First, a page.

13:38 GMT +319 November 2019
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    'Part of Self-Proclaimed Caliphate': Is Portugal Now in Terrorists' Sights?

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    As Portuguese authorities are struggling to pacify residents alarmed by terror threat rumors, a security expert explains to Sputnik why the country bordering Spain, which has suffered a terrible attack this summer, could become a new target.

    Reports about a possible large-scale terrorist attack in Portugal continue to circulate in social networks, including Facebook.

    In a bid to allay these concerns, Portuguese Prime Minister Antonio Costa referred to the latest intelligence reports, which he said revealed that it is unnecessary to change the current "moderate" terrorist threat level in his country.

    "[Terrorism] is a global threat that can emerge everywhere. And, of course, our services should analyze and check all the information that appears," Costa said.

    He was echoed by Rui Pereira, former director of the Portuguese Intelligence and Secret Service (SIS) agency, who warned in an exclusive interview with Sputnik Brazil that Portugal may face a terror threat in the near future.

    He said that "obviously, Portugal can become a target for terrorist attacks, especially because, as an EU and NATO member, the country remains within the [reach] of Islamic radical terror," Pereira said.

    "Secondly, Portugal is [seen by terrorists as] part of their self-proclaimed caliphate and thirdly, Portugal may face a terror threat due to the reasons that are briefly described by the word 'globalization' which enables jihadists to stage a terrorist attack  in the streets of Lisbon, Porto or Algarve against citizens of any country in the world," he added.

    According to Pereira, the site of a terrorist attack is not that important because "television channels across the world will show this attack and its effect will extend far beyond the place in which it was conducted," Pereira pointed out.

    At the same time, he admitted that the threat of a terrorist attack in Portugal is not as serious as it may be within Europe's larger countries.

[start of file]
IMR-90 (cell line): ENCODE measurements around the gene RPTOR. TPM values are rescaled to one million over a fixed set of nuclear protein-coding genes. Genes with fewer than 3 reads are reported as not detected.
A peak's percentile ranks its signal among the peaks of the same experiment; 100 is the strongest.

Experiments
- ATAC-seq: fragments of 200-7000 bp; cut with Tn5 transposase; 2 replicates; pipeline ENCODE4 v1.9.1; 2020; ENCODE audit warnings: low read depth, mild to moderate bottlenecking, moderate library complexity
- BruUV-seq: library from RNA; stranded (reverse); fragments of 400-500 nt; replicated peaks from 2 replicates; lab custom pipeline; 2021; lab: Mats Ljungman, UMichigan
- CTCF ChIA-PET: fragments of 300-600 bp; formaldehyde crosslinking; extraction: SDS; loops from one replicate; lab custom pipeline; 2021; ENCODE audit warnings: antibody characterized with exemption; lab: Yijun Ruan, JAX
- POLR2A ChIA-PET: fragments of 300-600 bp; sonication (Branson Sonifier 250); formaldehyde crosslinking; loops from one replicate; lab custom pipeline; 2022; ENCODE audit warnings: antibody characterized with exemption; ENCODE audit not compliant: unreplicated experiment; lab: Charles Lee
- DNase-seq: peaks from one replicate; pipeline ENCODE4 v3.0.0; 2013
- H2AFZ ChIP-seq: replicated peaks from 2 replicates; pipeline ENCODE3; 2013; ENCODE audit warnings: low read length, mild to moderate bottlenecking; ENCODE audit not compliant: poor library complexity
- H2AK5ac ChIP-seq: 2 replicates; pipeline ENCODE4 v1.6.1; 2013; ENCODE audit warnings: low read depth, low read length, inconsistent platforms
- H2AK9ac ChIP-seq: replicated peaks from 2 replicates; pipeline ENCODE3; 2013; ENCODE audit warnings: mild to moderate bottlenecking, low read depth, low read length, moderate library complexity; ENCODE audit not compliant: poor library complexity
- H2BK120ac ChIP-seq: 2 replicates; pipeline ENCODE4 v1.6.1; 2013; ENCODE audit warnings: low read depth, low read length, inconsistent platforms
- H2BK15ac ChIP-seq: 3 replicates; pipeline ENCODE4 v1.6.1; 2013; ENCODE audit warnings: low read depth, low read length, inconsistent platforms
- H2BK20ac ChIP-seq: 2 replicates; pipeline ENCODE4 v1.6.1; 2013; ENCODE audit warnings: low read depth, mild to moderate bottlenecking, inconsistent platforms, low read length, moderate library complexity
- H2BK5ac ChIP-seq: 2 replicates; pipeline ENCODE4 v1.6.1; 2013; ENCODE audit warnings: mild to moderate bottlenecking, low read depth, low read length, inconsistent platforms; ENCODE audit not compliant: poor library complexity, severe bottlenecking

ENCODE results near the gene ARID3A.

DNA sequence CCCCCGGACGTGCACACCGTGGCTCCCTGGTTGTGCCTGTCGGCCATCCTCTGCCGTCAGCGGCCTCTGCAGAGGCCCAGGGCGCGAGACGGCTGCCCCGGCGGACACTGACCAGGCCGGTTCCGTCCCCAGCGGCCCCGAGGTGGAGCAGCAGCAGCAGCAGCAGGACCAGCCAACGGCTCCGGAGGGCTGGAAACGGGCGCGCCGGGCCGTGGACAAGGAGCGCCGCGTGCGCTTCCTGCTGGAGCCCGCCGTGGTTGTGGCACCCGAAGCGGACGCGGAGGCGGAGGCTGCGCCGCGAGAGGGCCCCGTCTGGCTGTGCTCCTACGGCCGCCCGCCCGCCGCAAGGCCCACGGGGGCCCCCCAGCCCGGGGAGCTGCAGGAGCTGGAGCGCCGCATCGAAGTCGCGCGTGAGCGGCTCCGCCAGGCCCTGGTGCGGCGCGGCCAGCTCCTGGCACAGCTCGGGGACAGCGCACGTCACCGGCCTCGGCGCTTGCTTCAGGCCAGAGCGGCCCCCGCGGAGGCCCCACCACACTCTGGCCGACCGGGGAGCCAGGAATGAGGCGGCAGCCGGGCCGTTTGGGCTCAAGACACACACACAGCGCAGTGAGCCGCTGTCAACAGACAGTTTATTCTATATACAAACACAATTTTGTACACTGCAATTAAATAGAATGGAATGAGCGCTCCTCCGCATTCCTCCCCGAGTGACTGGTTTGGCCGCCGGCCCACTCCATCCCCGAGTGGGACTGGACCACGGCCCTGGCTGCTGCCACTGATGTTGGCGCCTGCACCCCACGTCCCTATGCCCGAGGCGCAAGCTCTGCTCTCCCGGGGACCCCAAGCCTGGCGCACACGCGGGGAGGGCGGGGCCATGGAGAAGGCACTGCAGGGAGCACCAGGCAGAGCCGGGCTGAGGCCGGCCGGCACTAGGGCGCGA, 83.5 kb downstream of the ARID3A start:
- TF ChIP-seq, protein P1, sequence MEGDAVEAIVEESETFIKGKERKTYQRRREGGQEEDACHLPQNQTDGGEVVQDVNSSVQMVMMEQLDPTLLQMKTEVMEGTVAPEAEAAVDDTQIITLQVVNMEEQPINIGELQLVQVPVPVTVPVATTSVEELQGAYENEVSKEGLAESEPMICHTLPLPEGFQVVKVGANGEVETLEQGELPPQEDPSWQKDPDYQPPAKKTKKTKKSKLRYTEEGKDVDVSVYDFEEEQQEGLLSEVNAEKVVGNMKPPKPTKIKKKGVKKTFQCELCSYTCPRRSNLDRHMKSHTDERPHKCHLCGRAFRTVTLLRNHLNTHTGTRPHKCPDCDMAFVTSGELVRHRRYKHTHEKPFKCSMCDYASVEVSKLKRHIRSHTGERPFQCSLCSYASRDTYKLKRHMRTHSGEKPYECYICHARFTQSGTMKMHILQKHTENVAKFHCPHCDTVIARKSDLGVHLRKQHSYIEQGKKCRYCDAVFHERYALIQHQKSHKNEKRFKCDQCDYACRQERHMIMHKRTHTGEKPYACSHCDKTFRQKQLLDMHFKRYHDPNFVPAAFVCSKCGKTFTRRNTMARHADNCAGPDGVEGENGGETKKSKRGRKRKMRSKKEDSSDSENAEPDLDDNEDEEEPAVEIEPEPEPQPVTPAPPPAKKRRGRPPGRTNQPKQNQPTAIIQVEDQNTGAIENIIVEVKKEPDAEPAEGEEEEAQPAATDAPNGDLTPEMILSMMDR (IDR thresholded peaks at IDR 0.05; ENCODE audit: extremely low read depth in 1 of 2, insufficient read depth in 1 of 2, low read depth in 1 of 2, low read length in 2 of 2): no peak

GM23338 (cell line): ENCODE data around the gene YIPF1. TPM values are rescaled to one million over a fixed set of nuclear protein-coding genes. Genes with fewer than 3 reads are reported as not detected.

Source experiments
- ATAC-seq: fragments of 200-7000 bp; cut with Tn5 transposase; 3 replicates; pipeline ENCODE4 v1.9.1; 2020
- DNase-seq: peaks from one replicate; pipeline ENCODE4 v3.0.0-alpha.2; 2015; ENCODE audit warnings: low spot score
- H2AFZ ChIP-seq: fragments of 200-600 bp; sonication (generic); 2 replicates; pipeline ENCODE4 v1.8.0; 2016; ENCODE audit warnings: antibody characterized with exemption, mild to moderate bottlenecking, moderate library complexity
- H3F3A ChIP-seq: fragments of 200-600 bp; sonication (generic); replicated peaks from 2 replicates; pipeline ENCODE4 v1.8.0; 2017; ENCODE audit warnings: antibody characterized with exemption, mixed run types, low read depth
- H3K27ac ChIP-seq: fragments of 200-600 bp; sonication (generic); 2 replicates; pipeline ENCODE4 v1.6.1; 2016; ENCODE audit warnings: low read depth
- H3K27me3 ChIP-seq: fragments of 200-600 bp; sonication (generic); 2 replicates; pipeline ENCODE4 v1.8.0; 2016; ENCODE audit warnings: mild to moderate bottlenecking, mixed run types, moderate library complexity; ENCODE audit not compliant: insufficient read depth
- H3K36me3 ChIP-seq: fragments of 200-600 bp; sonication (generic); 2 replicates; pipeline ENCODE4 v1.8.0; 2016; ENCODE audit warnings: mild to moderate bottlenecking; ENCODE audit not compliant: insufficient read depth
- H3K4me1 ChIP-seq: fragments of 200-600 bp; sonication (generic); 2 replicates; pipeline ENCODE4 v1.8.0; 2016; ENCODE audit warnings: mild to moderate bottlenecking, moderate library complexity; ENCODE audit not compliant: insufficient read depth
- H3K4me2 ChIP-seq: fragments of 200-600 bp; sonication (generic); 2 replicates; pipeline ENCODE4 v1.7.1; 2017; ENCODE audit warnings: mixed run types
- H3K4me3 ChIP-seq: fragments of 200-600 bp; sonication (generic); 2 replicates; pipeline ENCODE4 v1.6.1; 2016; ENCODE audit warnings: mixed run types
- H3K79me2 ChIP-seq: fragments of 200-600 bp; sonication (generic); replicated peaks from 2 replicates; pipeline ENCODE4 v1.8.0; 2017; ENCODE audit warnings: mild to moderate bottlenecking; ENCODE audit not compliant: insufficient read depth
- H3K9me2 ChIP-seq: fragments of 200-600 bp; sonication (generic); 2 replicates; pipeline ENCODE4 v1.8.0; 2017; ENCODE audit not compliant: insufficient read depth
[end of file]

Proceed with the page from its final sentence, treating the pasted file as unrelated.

"Experience shows that in Portugal there is not such a level of danger as in Spain, France or Britain, where communities with more radical Islamic elements are currently in place," Pereira said.

    He recalled that "our communities [of migrants] are traditionally more peaceful" and that they are not leaning on terrorism. Even so, he warned that "this situation may change," first of all due to the fact that all those radical elements who left Portugal to join Daesh (ISIS) may return home.

    "In the context of the fact that the self-proclaimed caliphate in Syria and Iraq is shrinking in size, many of these elements will return to their countries and may want to arrange terrorist attacks there. Although the number of Portuguese fighting in the Daesh ranks does not reportedly exceed a dozen and some may have perished, this danger always exists," Pereira said. 

    He added that "this peril increases due to the fact that we are in a zone of free movement which allows the perpetrator to quickly move to another country."

    According to Pereira, the fact that Portuguese authorities did not raise the terrorist threat level does not mean that additional measures are not being taken.

    "To move from a moderate to a considerable terrorist threat level, we need visible signs that a terrorist attack could be staged in Portugal. The invariability of the threat level does not indicate the authorities' reluctance to take anti-terror steps, such as those that have already been adopted in order to prevent a repeat of the attack, in line with the Barcelona scenario," he concluded.

    On August 18 and 19, Catalonia's cities of Barcelona and Cambrils faced van ramming attacks. A total of 16 people were killed and over 130 injured in the tragic incidents, which have been treated by the authorities as terror attacks. The terrorist group Daesh claimed responsibility for the Barcelona attack.

    According to Catalonia's police force, a 12-person cell was behind the slaughter. Four suspects have been arrested and five others were killed after the Cambrils attack.

    Two more attackers allegedly died in an explosion in the Catalan town of Alcanar, where the terrorists had been preparing explosives. Last week, police confirmed they had killed Younes Abouyaaquob, the suspected perpetrator of the terrorist attack.


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    jihadists, authorities, globalization, terrorist attack, EU, NATO, Portugal
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